Smith is an associate professor of percussion at Berklee, and has performed with artists such as Geri Allen, Anita Baker, Tom Harrell, Donald Harrison, and Frank Morgan. Until recently, he could be found anchoring Cyrus Chestnut’s various bands, until he moved on to pursue his own bands. He has recorded several albums as a leader and has produced several projects for various artists on the NASMusic label. He recently recorded a well-received CD as part of the “Live at Small’s” series.
Listen to our conversation and hear selections for Smith;s solo works and his sideman sessions, including:
Cyrus Chestnut – “Heartbreak Hotel“from Cyrus Plays Elvis. At least one critic thought this version of the Presley tune sounded like the score from a Hollywood B horror movie, with Chestnut playing in block chords and Smith slashing away on his drum kit. You decide.
Jackie Ryan – “Dat Dere” from Doozy. The Chestnut Trio was called upon to back Ms. Ryan on her breakout sessions recorded on the West Coast. Here they swing with a vengeance on a Bobby Timmons classic.
Neal Smith - “Reality Of The Hidden Truth” from Swingin' Is Believin'. A Smith original, featuring a larger ensemble composed of Abraham Burton on tenor sax, Antonio Hart on alto sax, Vincent Gardner on trombone, Rick Germanson on piano, Smith on drums, Michael Hawkins on bass and Renato Thoms on percussion.
Neal Smith – “Driftin'” from Some of My Favorite Songs Are… This version of a Herbie Hancock staple features Smith on drums, Mark Whitfield on guitar, Germanson on piano, and Peter Washington on
Wed, 21 September 2011
The native was a promising young pianist in the fifties, accompanying the likes of Mel Torme, Woody Herman and Red Rodney, when his performing career was brought to an abrupt halt by severe tendonitis in both hands. Playing the piano suddenly became sheer agony, and Amadie was reduced to improvising only in his head for the next 35 years.
He managed to maintain an influential presence on jazz through those decades thanks to his own teaching (students included Kurt Rosenwinkel, John Di Martino and famed TV composer Edd Kalehoff) and the publication of two highly-regarded instructional volumes: Harmonic Foundation for Jazz and Popular Music and Jazz Improv: How To Play It and Teach It. His own belated recording debut finally arrived in 1995, thanks to a series of surgeries and his own indomitable fighting spirit, honed as a young man in the boxing ring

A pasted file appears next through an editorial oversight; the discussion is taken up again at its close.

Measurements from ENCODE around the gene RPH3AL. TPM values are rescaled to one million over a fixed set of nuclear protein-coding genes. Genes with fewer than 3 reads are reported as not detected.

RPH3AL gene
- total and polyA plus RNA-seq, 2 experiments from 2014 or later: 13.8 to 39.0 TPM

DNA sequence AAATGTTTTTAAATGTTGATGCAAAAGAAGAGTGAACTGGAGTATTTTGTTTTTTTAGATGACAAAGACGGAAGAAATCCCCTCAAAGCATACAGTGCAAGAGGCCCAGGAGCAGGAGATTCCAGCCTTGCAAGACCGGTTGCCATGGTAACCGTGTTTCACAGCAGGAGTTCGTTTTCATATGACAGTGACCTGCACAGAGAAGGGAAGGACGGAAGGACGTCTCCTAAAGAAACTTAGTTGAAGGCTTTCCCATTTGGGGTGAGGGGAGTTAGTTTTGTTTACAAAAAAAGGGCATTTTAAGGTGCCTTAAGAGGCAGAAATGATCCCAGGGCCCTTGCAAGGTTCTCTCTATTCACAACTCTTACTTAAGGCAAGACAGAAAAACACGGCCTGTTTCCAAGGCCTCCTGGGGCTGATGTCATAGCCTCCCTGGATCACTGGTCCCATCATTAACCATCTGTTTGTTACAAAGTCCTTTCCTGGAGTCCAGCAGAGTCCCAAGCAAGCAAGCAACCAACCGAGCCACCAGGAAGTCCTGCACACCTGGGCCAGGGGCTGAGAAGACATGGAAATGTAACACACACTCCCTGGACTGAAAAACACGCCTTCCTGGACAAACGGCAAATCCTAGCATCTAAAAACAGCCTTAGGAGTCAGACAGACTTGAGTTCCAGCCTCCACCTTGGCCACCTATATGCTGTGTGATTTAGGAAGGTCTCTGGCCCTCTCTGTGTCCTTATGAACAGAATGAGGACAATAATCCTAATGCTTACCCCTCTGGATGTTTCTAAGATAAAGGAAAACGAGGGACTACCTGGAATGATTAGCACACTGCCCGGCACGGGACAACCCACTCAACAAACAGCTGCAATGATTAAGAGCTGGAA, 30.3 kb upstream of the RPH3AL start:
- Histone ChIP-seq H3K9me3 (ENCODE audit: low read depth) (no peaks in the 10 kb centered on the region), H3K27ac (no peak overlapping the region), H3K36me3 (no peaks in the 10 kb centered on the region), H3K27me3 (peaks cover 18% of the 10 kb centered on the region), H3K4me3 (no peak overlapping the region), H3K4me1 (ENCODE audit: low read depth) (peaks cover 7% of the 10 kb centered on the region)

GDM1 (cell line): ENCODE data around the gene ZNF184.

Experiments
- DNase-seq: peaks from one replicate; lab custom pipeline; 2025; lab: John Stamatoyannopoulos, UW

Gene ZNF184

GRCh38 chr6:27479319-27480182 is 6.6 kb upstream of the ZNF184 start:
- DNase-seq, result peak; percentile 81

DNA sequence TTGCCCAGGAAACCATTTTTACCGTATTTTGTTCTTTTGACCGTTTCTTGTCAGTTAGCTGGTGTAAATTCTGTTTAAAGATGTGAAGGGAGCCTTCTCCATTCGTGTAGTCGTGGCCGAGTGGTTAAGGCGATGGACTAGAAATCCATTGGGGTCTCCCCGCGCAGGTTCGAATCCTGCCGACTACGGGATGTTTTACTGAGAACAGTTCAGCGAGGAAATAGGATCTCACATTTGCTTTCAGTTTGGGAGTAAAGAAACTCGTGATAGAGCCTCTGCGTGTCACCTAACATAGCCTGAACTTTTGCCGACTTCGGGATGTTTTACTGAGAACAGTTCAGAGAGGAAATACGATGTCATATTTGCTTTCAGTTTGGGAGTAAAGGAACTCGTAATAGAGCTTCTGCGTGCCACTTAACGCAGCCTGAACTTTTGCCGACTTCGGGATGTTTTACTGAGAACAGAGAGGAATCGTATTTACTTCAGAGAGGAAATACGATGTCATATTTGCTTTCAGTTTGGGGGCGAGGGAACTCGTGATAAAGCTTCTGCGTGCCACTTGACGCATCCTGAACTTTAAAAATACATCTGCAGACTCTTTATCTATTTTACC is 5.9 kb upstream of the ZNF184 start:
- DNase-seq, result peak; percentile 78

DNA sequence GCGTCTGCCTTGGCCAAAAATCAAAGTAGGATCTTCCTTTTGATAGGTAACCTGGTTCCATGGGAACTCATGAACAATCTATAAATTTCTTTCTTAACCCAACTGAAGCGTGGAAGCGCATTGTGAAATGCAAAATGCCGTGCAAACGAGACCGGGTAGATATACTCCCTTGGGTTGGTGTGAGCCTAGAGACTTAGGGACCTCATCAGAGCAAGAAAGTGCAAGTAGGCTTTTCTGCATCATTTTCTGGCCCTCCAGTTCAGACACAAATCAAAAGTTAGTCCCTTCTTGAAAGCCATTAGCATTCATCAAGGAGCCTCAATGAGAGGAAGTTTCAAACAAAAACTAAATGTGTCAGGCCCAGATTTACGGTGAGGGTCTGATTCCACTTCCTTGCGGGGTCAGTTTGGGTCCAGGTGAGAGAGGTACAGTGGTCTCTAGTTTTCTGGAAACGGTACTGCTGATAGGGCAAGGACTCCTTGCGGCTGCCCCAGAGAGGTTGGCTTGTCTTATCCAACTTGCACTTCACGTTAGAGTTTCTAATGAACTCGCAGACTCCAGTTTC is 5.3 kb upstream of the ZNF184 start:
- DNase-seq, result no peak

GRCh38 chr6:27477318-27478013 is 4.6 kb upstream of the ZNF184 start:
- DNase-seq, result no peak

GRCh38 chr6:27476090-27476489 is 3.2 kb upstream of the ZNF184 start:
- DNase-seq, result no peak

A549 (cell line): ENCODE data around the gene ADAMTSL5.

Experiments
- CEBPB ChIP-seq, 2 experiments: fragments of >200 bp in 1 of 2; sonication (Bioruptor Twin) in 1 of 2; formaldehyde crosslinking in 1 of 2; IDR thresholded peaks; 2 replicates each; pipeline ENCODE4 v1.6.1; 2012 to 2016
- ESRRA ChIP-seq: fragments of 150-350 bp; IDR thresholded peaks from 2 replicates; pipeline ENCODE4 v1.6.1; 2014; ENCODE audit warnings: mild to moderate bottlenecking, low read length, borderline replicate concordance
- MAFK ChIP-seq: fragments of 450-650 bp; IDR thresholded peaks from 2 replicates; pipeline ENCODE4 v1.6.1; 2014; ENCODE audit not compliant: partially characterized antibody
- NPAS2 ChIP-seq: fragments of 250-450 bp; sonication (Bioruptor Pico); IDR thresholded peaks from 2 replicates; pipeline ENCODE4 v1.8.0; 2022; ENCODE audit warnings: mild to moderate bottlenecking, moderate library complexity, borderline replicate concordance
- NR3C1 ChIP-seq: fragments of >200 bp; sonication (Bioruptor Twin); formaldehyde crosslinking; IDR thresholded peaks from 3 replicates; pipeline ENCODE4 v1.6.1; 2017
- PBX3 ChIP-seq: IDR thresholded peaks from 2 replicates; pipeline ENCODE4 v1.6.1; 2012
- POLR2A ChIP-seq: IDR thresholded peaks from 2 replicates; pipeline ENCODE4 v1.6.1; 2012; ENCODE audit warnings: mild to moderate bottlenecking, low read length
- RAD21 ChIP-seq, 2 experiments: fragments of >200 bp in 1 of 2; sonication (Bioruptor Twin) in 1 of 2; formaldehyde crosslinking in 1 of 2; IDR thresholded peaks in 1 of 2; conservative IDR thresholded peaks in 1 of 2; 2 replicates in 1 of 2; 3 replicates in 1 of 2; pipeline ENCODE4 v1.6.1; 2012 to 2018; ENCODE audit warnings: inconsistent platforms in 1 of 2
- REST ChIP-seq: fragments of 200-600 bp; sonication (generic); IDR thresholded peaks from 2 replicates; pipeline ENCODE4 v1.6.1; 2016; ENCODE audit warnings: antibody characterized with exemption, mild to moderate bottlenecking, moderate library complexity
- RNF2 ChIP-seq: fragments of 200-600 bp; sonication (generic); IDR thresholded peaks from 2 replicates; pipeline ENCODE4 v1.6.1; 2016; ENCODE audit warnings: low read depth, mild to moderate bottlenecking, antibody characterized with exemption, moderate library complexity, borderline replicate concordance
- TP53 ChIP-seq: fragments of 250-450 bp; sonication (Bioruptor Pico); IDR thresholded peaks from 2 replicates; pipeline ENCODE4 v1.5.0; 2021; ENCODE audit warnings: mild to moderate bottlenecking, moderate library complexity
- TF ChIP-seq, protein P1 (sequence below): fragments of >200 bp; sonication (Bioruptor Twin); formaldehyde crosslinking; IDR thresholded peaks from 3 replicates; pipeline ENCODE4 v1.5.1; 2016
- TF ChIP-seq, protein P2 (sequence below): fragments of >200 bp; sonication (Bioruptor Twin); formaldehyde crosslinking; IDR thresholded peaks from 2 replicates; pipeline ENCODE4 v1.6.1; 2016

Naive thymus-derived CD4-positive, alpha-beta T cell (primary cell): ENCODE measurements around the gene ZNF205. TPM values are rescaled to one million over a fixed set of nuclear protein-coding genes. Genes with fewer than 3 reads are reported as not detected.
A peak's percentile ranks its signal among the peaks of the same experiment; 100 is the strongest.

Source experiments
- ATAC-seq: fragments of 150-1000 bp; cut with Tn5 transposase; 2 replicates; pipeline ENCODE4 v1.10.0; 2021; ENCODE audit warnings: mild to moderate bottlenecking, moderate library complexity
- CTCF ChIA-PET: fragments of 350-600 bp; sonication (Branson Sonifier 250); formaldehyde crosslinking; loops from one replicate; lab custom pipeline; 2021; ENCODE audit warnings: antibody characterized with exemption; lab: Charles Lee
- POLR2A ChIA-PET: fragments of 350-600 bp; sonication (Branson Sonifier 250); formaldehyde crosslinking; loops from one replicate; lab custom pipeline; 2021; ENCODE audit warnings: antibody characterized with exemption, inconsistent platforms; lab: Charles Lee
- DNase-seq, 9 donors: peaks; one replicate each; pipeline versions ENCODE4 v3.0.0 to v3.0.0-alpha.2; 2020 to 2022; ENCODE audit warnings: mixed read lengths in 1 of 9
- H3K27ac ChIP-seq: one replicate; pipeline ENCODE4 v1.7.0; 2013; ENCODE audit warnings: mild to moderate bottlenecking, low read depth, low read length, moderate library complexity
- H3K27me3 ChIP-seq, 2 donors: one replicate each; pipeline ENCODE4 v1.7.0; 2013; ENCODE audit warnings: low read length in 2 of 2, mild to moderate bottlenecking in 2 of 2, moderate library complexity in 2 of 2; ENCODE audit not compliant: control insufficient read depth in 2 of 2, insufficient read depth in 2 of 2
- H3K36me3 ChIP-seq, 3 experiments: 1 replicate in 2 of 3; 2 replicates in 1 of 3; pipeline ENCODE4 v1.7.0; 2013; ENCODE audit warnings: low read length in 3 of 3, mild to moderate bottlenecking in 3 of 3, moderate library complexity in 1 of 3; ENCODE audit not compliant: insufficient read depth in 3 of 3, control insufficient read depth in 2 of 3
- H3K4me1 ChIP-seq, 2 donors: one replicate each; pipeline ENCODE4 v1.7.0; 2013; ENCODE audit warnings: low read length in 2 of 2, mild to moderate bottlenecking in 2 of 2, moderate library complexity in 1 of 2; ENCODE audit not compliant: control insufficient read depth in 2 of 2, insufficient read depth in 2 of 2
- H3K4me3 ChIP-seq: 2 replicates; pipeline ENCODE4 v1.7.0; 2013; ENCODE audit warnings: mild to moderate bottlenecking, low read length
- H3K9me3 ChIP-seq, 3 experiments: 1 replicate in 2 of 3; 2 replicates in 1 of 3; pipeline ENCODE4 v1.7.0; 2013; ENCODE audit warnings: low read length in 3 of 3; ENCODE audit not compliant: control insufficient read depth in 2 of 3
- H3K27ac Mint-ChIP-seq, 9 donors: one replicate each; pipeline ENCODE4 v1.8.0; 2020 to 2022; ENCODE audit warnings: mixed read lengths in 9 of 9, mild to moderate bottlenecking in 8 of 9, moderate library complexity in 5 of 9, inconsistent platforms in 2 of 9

That solo debut, Always With Me, was followed by a series of widely praised sessions on which Amadie was joined by legendary peers like Benny Golson, Phil Woods, Joe Lovano, Randy Brecker, Lee Konitz, and Lew Tabackin. Just as his luck seemed to be improving he was faced with a further setback. Following the 2007 recording of The Philadelphia Story, he was diagnosed with lung cancer.
I spoke with Jimmy about his latest trio release, Something Special, and his return to the stage for the first time in over forty years on October 14 at the Philadelphia Museum of Art. Selections from his recent releases compliment the interview, including:
Jimmy Amadie Trio – “Happy Man’s Bossa Nova” from Something Special. The trio is composed of Amadie on piano, longtime friend and drummer Bill Goodwin, and bassist Tony Merino. This Amadie original The title comes from a suggestion for an assistant who felt it perfectly captured Amadie’s personality.
Jimmy Amadie Trio – “Blues for Sweet Lizzy” from Something Special. An uptempo number that celebrates the life of his beloved pet.
Jimmy Amadie Trio – “Marching with Benny G” from The Philadelphia Story: The Gospel As We Know It. Amadie has finally been able to record with some of his favorite musicians after years of silence. This CD featured Randy brecker, Lew Tabakin and for this track, Benny Golson.
Jimmy Amadie Trio – “Well You Needn’t” from Kindred Spirits. The trio is Amadie, Goodwin and Merino again on a Thelonious Monk classic, with Merino stealing the show with a killer bass line.
Direct download: Podcast_230_-_A_Conversation_with_Jimmy_Amadie.mp3
Category:podcasts -- posted at: 3:49pm EDT
Tue, 20 September 2011
Category:general -- posted at: 1:34pm EDT
Mon, 19 September 2011
The first of a series of reissues of albums recorded by singer Chris Connor in the mid-Sixties appeared this week, giving us a chance to rediscover an artist whose work is often overlooked. Just A Memory Records gives us Chris Connor Sings Gentle Bossa Nova, and it’s worth a listen, if only to reacquaint listeners with Ms. Connor.
Her 1963 live recording At the Village Gate showed she had the vocal chops, and her work in the late forties and fifties with Claude Thornhill, Jerry Wald and Stan Kenton’s Big Bands were both critical and popular hits. She had been the first white female jazz singer signed to Atlantic Records in 1956, and had worked with the best session musicians in the business for almost a decade. However, she made a bad decision to leave the label in 1963, and she bounced from label to label.
The Bossa Nova craze had been ignited by Stan Getz in a big way in 1964, so it was only natural for ABC/Paramount, who signed Ms. Connor after her latest label went bust, to try to match her with pop material and get a hit. The result may have been big news in 1965, but almost fifty years later, there is a pretty high cheese quotient in the song selections and arrangements of ditties like “Downtown”, “Strange On the Shore” and especially “Can’t Get Over the Bossa Nova”.